World / US and Canada

Fugitive quits bid for asylum in US

By Bian Ji ( Updated: 2016-07-25 11:24

China's most wanted economic fugitive, Yang Xiuzhu, has reportedly given up her application for political asylum in the United States, and wants to return to China as soon as possible.

Fugitive quits bid for asylum in US

Yang, being held at the Houston Immigration Detention Center in Texas, said she hoped to return to China to get access to better medical treatment, according to a recent report by World Journal, a Chinese-language newspaper in the United States.

"She calls me repeatedly these days, asking when she can go back," Yang's lawyer, Ke Ziming (Vlad Kuzmin), told World Journal.

Ke (Kuzmin) said Yang's legal team has submitted paperwork to terminate her application for political asylum filed with the federal immigration court and is waiting for a reply, which normally takes one to four weeks to process.

She is expected to return to China as early as August, the report said.

Yang, 70, was former deputy head of the construction bureau in Zhejiang province and the head of the provincial office of urbanization before she fled China about 13 years ago. She had also been vice-mayor of Wenzhou, in the same province, from 1995 to 1998.

Yang tops the list of 100 Chinese fugitives who are suspected of economic crimes and subject to an Interpol red notice.

She fled to the US in April 2003 when evidence of corrupt conduct was uncovered after her brother Yang Guangrong was arrested by the procuratorate in Zhejiang in March 2003 on charges of accepting bribes from local real estate developers.

She was accused of taking bribes worth more than 250 million yuan ($37.4 million). Of that, 42.4 million yuan has been recovered, authorities said.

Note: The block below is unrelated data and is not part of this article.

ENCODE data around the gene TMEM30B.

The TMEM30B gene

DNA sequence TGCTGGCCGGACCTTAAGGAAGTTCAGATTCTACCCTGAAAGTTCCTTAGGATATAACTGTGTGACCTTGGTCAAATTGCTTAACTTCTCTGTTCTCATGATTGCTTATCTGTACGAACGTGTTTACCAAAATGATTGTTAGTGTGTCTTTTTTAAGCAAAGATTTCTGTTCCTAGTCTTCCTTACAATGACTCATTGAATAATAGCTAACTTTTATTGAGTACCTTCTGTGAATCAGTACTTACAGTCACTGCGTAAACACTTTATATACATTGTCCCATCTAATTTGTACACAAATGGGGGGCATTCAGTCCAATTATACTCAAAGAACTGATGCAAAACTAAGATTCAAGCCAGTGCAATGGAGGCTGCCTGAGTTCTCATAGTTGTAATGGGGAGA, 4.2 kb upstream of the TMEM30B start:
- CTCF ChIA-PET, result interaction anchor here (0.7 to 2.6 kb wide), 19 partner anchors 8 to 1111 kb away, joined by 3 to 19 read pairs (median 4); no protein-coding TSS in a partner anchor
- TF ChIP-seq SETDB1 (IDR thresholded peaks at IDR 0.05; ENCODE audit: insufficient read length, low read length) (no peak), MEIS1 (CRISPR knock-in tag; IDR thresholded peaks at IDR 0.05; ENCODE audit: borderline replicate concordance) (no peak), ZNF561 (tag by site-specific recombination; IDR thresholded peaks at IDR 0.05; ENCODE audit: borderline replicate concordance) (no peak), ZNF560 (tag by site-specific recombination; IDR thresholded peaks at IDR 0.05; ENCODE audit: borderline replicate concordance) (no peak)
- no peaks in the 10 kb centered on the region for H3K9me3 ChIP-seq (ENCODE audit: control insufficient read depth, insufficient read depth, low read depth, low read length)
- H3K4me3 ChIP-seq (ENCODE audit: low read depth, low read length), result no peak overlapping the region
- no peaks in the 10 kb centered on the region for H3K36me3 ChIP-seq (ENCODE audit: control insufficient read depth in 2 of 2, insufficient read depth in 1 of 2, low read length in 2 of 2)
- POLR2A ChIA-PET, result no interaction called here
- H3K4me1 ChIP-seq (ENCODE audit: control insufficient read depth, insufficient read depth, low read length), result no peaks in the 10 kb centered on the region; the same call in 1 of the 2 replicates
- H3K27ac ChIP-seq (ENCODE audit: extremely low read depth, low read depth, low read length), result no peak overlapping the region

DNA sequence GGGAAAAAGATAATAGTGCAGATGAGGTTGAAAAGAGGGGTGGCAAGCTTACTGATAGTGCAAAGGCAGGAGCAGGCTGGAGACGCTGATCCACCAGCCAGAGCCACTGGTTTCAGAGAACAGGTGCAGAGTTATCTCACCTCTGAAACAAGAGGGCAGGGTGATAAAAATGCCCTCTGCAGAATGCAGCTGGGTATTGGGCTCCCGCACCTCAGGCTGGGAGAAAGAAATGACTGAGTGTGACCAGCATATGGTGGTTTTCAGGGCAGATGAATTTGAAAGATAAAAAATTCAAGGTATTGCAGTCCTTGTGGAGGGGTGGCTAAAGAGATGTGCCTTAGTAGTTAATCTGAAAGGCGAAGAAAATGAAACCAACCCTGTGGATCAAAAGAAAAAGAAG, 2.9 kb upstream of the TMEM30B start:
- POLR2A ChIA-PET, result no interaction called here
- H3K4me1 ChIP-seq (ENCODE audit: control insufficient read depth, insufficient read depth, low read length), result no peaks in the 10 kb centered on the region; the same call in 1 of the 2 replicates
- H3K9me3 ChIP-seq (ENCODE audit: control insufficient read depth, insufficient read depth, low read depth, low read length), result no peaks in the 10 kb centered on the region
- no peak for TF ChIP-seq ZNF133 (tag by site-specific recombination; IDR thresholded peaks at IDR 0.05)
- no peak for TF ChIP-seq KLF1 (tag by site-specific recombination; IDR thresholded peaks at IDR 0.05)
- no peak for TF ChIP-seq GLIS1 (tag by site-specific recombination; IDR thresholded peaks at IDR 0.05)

Her brother was sentenced to 16-and-a-half years in prison in November 2004 for accepting 180,000 yuan in bribes.

According to Ke, Yang feels that she has not been getting proper treatment in the current detention facility, which she was transferred to in July from a detention facility in Hudson, New Jersey, which rejected her request for medical parole.

Yang was arrested in the Netherlands in 2005 but escaped detention in May 2014 after being rejected for political asylum. She fled to Canada and then entered the US, which has no extradition treaty with China.

Former officials like Yang have been in the crosshairs of the Central Commission for Disciplinary Inspection as the nationwide anti-corruption campaign has picked up steam recently, especially after it expanded overseas last year with its Sky Net operation, aimed at catching corrupt Party members who have absconded with stolen wealth.

A third of the suspects on the list have returned to China, either by force or on their volition, according to the top anti-graft agency.

Zhang Yi and Nancy Kong contributed to this story.

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